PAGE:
Hidden gems in the Aspen-area arts scene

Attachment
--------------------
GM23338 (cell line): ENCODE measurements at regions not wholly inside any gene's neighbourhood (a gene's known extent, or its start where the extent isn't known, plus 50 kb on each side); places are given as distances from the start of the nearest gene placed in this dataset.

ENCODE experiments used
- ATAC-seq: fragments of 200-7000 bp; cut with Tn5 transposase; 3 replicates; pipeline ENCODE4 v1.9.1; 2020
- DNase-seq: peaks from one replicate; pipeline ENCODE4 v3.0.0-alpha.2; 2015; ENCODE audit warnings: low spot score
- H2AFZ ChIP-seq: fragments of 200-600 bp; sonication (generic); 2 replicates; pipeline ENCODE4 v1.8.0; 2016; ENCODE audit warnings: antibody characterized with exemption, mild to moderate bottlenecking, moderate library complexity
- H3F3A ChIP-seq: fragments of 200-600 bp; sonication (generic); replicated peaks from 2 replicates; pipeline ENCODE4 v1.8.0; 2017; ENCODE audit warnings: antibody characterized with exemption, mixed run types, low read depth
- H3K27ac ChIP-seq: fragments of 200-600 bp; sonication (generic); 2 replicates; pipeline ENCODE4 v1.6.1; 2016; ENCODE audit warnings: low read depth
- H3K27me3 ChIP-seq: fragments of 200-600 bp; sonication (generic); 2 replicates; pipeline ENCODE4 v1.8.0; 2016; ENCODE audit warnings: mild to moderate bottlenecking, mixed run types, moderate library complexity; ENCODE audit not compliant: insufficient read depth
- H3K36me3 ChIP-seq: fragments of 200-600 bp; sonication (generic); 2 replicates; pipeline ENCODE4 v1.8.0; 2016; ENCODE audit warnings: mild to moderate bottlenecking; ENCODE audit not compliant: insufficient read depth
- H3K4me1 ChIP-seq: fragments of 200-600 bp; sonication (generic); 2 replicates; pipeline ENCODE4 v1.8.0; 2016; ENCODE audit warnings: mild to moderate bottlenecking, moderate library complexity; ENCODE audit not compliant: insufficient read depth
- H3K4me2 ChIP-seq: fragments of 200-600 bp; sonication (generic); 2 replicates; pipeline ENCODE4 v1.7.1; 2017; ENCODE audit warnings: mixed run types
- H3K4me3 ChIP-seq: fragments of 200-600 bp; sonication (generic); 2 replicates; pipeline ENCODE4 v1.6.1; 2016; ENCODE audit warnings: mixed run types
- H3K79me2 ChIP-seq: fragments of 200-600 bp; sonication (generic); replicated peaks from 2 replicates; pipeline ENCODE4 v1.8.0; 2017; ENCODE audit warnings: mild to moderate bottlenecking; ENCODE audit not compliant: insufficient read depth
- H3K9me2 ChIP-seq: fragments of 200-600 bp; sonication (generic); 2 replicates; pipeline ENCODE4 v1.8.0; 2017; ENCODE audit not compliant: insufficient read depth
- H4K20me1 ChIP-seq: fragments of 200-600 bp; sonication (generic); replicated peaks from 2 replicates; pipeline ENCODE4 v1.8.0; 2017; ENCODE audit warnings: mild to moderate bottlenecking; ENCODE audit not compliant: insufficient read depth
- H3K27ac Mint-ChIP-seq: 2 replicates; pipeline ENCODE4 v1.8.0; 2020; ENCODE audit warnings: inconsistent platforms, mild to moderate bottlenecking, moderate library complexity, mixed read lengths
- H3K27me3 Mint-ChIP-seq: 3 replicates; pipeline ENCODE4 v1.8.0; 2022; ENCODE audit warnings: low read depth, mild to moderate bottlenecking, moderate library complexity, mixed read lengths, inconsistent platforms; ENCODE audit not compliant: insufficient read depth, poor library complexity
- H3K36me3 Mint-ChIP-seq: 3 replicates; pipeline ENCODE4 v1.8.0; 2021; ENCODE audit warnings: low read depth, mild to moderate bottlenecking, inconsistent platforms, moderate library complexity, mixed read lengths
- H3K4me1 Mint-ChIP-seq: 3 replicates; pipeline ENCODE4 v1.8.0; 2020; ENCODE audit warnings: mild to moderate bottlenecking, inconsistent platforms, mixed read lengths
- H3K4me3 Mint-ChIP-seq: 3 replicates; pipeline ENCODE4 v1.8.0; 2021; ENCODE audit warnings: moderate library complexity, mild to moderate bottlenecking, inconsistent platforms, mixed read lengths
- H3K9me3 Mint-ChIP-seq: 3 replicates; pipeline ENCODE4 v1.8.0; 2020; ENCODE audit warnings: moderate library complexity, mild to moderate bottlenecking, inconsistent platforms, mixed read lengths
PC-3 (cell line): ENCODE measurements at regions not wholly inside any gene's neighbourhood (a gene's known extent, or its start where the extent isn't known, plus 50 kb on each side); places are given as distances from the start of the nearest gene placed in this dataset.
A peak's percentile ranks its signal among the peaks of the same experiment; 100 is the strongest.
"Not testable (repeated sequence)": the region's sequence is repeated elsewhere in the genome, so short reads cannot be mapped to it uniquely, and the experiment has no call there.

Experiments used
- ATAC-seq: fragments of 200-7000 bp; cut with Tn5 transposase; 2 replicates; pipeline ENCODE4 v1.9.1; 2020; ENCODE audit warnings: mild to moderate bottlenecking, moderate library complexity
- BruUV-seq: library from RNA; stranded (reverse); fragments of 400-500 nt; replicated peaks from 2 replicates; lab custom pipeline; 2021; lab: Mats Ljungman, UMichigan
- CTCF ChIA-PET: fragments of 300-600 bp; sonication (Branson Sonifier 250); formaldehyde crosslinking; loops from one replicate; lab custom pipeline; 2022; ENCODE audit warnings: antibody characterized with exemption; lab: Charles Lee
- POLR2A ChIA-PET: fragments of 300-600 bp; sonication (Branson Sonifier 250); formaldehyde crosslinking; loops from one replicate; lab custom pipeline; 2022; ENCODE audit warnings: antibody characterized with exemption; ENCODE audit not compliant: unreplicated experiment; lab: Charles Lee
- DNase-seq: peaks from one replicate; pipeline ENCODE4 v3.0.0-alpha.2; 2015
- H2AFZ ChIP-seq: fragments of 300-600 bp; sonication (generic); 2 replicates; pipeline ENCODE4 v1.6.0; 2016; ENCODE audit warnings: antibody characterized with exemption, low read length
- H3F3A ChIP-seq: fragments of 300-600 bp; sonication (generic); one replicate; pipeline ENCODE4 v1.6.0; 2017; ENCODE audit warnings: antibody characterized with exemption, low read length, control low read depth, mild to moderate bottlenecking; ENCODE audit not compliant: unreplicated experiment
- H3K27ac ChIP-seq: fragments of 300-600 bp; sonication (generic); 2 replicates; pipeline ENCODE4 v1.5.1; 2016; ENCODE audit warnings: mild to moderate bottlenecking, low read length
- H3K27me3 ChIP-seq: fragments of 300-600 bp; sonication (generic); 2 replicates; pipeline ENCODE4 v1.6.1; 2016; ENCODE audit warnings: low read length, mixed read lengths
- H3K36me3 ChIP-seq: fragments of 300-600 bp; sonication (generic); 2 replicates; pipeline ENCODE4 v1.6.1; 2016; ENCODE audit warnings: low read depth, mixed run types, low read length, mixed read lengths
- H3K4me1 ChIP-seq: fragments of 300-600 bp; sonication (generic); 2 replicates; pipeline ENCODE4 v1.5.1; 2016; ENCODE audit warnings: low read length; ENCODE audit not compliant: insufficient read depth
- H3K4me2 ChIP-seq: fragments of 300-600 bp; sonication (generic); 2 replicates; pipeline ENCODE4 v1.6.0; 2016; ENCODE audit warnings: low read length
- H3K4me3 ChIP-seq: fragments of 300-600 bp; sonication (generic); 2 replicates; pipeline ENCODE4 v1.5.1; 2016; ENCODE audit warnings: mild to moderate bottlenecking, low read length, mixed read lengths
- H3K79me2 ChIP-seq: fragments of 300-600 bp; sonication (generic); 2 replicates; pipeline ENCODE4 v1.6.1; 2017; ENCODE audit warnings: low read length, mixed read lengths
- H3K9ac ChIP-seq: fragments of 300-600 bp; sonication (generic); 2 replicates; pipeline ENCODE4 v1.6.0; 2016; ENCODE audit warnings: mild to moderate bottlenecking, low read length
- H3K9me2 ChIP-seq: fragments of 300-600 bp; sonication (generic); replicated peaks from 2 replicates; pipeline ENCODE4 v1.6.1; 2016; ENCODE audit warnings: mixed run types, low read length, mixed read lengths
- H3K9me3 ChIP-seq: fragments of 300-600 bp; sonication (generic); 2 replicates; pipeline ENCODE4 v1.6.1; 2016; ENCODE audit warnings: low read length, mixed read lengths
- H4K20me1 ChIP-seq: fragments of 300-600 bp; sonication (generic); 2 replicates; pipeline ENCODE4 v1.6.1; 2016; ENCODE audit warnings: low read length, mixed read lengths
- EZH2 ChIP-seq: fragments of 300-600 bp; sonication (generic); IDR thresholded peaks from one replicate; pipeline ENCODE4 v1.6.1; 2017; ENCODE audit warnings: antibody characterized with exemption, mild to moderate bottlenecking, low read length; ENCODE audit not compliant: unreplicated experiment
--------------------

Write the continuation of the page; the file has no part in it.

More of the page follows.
ASPEN – Sunday afternoons at the Music Tent? Been on the schedule for months. Thursday evenings on Fanny Hill? You, me and everyone we know and don’t know. Michael Franti at Belly Up? You’re quick, ace – but one night of the two-night stand is already sold out.Ideas Fest, Fourth of July parade, Carbondale Mountain Fair, Anderson Ranch Art Auction, lunch al fresco at Peach’s, Wilco at the Labor Day Festival? Well, duh! I’m looking for the under-the-radar stuff, the – please excuse the phrase – hidden gems of the valley’s arts scene, the events you tell your friends about the next day, beginning with, “I saw the coolest thing … .” Except I’m going to go one better. I’m going to tell you about them before they happen.The Halle Collection, through Aug. 24, Aspen Institute’s Doerr-Hosier CenterThe Halle Collection is an engaging and cutting-edge exhibition of Latin American art. The location helps add to the surprising quality of the work; the gallery is tucked downstairs at the Doerr-Hosier Center. Fred Tomaselli, Wednesday, July 7, Anderson Ranch Arts Center L.A.-born, Brooklyn-based artist Fred Tomaselli talks about his art at Anderson Ranch. Tomaselli’s exhibition last year, a mid-career survey that filled the Aspen Art Museum, was a high point for the museum, a show that mixed high concept with visual splendor. “Hair,” July 16-17, Basalt Middle School; July 18, Arbaney Park, Basalt The kids (ages 12-18) in Jayne Gottlieb’s troupe take on the ’60s with a production of “Hair.” Presumably some numbers (“Hashish,” “Sodomy”) and the nudity will be axed, but Gottlieb says that leaves plenty of opportunity for the hippie vibe (“Good Morning Starshine,” “Aquarius”) and Vietnam-era politics to come through. “The real message is peace and love, not drugs and sex,” Gottlieb said. Starring as Claude Bukowski is local musician (and genuinely hairy guy) Obadiah Jones, who leads his band, Slightly White, in a concert following the Arbaney Park show. It should be noted that several summers ago, Gottlieb’s young performers handled the adult issues in “A Chorus Line” with intelligence and taste. “What’s Your Story? The Sequel”; July 18; Theatre Aspen A simple concept: A microphone, a bunch of locals, and their stories. (Simplifying the concept even further for Aspen humorist Barry Smith, who puts together the show – he stole the idea from the New York event, The Moth.) Simple turned out to be a winner in last summer’s debut of “What’s Your Story?” as people raved about the stories told. The sequel features an all-new cast, including Aspen Times columnist Su Lum, Aspen Choral Society director Ray Adams and letter-to-the-editor writer Lo Semple. “Waste Land,” July 26, Paepcke Auditorium New Views: Premiere Documentaries, a new film series presented by Aspen Film and the Aspen Institute, opens this week at the Ideas Festival, and continues into August. A highlight should be “Waste Land,” Lucy Walker’s film about Brazilian artist Vic Muniz and his project to take refuse from the world’s largest landfill, in Rio de Janeiro, and recycle it as art. Walker will be in attendance. Another film by Walker – “Countdown to Zero,” about the history and current state of atomic weaponry – will be screened Saturday, July 10 during the Ideas Festival. Brett Dennen, July 29-30, Belly Up Aspen Carrot-topped California singer-songwriter Brett Dennen may no longer qualify as a little-known quantity, especially after his dynamic, charismatic performance last month at the Chili Pepper & Brew Fest. But he is the opening act (for headliner Michael Franti) at this two-night stand, and I feel compelled to give a warning: Don’t show up late and blow off Dennen. Aspen Jewish Film Festival It’s a tiny festival – two presentations – but the quality is high. In its fourth year, the Aspen Jewish Film Festival opens Aug. 2 with “For My Father,” a tense, multi-layered thriller that takes place on one block of Tel Aviv. It won the Audience Award at the Moscow Film Festival, and was screened at the Aspen Film Festival. Also showing, on Aug. 9: “Waves of Freedom,” a documentary about American sailors defying the post-World War II British blockade that closed off Palestine to Jewish refugees. Snowmass Culinary & Arts Festival, Aug. 14-15 The inaugural Snowmass Culinary & Arts Festival arrives with a splash for food enthusiasts. Among the chefs in attendance are Alfred Portale of New York’s Gotham Bar & Grill; Laurent Tourandel of New York’s BLT chain; Frank Bonanno of Denver’s Mizuna, Luca d’Italia and Bones; and local hero Ryan Hardy, of Montagna at The Little Nell. Starwood, Aug. 14, Basalt Assuming Basalt River Days happens – a recent newspaper report said the event was in question because of finances – a highlight will be the reunion of Starwood, a ’70s band that went from Aspen to a record contract with Columbia and national touring. The gig should reunite original members, including Haden Gregg, Bobby Mason, Bryan Savage and Bernie Mysior. A String Showcase, Aug. 18, Harris Hall Violinists Gil Shaham, Sarah Chang, Joshua Bell, Robert McDuffie – everyone’s going to see them. The question is, Who saw them when they were learning their chops as Aspen Music School students? String Showcase handpicks the most promising current students and gives them a prominent stage to play on, at Harris Hall. email@example.com
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